Friday, October 07, 2011

EDITORIAL >>Strange bedfellows

Three months before the first test with actual Republican voters in New Hampshire, Mitt Romney has cultivated an air of inevitability although history suggests that it is far, far too early. Republican politicians are climbing on what they hope is a bandwagon, and a few of them are baffling.

Our own congressman, Tim Griffin, and the new lieutenant governor, Mark Darr, announced Wednesday that they were supporting Romney, and Griffin apparently will chair his campaign in Arkansas. Only a few weeks ago, Griffin was touting Texas Gov. Rick Perry, who is favored to win the Arkansas primary next spring. Perry’s bumbling performance in the presidential debates, when he made everyone else on stage look like Demosthenes, clearly sapped his momentum, but it is too soon to write him off.

How Griffin and Darr, of all people, could align themselves with Romney must be mystifying to conservative voters. Romney owns the most liberal record of any candidate in the race and the record stretches back over two decades.

Throughout the 1990s, when he was climbing the Massachusetts political ladder, Romney argued forcefully for a woman’s right to have an abortion, defended Roe v. Wade, the landmark abortion decision, championed the rights of gays, including civil unions, sympathized with the plight of illegal immigrants (he even hired some of them), favored a ban on some guns, supported minimum-wage laws, fought for higher taxes on corporations and, finally, pushed through a universal health-insurance law in Massachusetts that became the template for the national law that Republicans now loathe.

Of course, Romney began to reverse himself on all those issues in 2006 when he began to prepare for a campaign for president and had to appeal to voters in the South and Midwest. He still defends his health-insurance law, which requires people in Massachusetts to purchase insurance, but says he doesn’t think it is right for the rest of the country. He doesn’t advocate repeal of his law but promises to try to repeal the national version of it.

That has been Romney’s big obstacle, which he has not yet overcome. Republican voters—well, voters of every stripe—wonder who is the real Romney or if he holds any core values at all. We suspect that he still has to close the deal with enough Republican voters to collect his party’s nomination.

If Tim Griffin holds a single view on the issues of the day with the pre-’06 Mitt Romney, we don’t know what it would be. We don’t know Mark Darr’s position on all those questions except health insurance, but we would be surprised if, like Griffin, he shares any ideology with the pre-’06 Romney.

In the same remarks endorsing Romney, Darr condemned the president’s health-insurance law because it requires people without insurance to buy coverage with government help if they earn more than 400 percent of the poverty line. No one pointed out that his man Romney’s signal achievement in public office is a law that does essentially the same thing.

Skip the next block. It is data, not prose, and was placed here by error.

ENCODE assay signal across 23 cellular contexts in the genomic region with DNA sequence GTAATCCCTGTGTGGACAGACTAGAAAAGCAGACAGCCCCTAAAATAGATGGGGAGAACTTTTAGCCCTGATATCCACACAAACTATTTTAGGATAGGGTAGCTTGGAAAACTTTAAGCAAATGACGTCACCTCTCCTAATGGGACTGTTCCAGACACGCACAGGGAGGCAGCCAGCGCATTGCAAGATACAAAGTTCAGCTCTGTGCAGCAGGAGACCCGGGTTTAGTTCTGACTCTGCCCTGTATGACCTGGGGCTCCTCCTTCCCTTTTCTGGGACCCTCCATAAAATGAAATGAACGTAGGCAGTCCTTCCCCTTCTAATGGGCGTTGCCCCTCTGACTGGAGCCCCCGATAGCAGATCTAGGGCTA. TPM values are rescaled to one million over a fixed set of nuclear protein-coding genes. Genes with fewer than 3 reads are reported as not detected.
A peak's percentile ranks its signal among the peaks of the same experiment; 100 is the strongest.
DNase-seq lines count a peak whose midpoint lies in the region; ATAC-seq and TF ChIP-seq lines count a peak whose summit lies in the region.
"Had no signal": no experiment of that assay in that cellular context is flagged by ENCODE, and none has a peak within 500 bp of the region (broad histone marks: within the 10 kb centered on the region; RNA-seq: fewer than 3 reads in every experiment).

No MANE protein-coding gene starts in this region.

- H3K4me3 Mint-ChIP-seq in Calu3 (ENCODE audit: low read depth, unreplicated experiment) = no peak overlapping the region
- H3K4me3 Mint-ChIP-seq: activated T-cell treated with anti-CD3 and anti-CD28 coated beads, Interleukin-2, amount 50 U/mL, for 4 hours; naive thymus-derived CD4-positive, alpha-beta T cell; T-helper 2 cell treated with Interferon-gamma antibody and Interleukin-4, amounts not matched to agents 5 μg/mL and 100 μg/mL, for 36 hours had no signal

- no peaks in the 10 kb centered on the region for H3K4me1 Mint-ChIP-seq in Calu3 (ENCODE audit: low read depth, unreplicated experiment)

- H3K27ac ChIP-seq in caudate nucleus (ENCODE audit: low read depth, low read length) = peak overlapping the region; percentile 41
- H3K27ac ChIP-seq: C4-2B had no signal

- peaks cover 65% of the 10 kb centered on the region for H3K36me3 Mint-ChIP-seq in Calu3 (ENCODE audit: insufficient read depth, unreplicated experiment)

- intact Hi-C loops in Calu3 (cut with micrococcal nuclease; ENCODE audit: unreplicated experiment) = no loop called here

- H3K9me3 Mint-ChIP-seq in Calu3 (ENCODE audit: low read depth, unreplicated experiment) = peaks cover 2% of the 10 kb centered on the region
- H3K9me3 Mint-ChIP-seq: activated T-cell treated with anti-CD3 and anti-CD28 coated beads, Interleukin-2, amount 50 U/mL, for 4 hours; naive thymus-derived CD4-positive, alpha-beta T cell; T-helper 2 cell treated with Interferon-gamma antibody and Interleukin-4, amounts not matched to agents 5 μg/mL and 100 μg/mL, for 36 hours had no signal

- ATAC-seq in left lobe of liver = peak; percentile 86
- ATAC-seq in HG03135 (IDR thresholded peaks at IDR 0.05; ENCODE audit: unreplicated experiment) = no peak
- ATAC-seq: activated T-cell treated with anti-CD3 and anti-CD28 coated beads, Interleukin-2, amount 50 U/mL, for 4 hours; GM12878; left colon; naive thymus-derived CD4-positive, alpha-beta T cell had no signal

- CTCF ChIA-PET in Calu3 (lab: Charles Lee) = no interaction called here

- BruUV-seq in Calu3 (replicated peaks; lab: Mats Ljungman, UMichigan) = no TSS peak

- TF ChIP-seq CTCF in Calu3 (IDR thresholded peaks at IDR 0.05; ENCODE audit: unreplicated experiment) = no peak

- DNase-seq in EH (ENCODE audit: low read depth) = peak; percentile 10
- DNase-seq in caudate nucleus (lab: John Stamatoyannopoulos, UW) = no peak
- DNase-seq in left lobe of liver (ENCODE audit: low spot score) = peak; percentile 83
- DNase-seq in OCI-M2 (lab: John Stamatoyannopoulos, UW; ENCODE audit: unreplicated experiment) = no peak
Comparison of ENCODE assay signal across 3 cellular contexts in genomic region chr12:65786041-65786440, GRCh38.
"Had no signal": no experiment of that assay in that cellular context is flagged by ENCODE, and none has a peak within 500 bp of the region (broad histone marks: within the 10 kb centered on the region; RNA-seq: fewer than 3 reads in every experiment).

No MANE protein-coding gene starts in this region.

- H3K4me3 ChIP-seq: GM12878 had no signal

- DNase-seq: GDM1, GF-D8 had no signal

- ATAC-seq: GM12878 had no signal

But we think we understand Griffin’s gamble. He faces a difficult re-election in Arkansas next fall. Last year, he rode the widespread unpopularity of Barack Obama to victory. Helped by a tide of commercials from independent groups, he linked his Democratic opponent, a black female state senator, to the president and won. It is risky for Griffin to yoke himself so closely and so early to the man he expects to be the nominee, but it helps him pose as a leading foe of Obama, who may well be elected president but who will not scratch 43 percent in Griffin’s district. Griffin will run against Obama, not whoever the Democrats nominate for Congress.

It may prove to be a shrewd strategy. If Romney implodes from all his internal contradictions, it will not be so good. He will be the man who sided with the Republican who was most like Barack Obama.

Consider Griffin’s statement endorsing Mitt Romney. It begins not with “Mitt Romney. . .” but “President Obama’s policies. . .” Is that a clue about his purpose? Griffin said Obama’s policies had been “categorical failures” and he blamed him for high unemployment, the deficits and the regulatory burden on businesses. And he wasn’t quite truthful about it.

“Our deficits are growing,” he declared. Actually, the deficits are shrinking, although not so much that we should be heartened. But they are NOT growing. The last budget deficit of the George W. Bush administration was $1.41 trillion, slightly more than Bush’s budget office forecast two months before he left office. Some try to blame a little of that on Obama’s stimulus program, but stimulus spending did not really kick in until the new fiscal year that began Oct. 1, 2009.

Obama’s first budget, 2010, ended with a deficit of $1.29 trillion. The budget for the year that ended last week was $1.28 trillion in the red. $1.41 trillion to $1.29 trillion to $1.28 trillion—that is not growth but a downward trend, small as it is.

In politics, that is not called an untruth but merely spin. Mitt Romney at least can appreciate his young Arkansas votary’s mastery of the technique.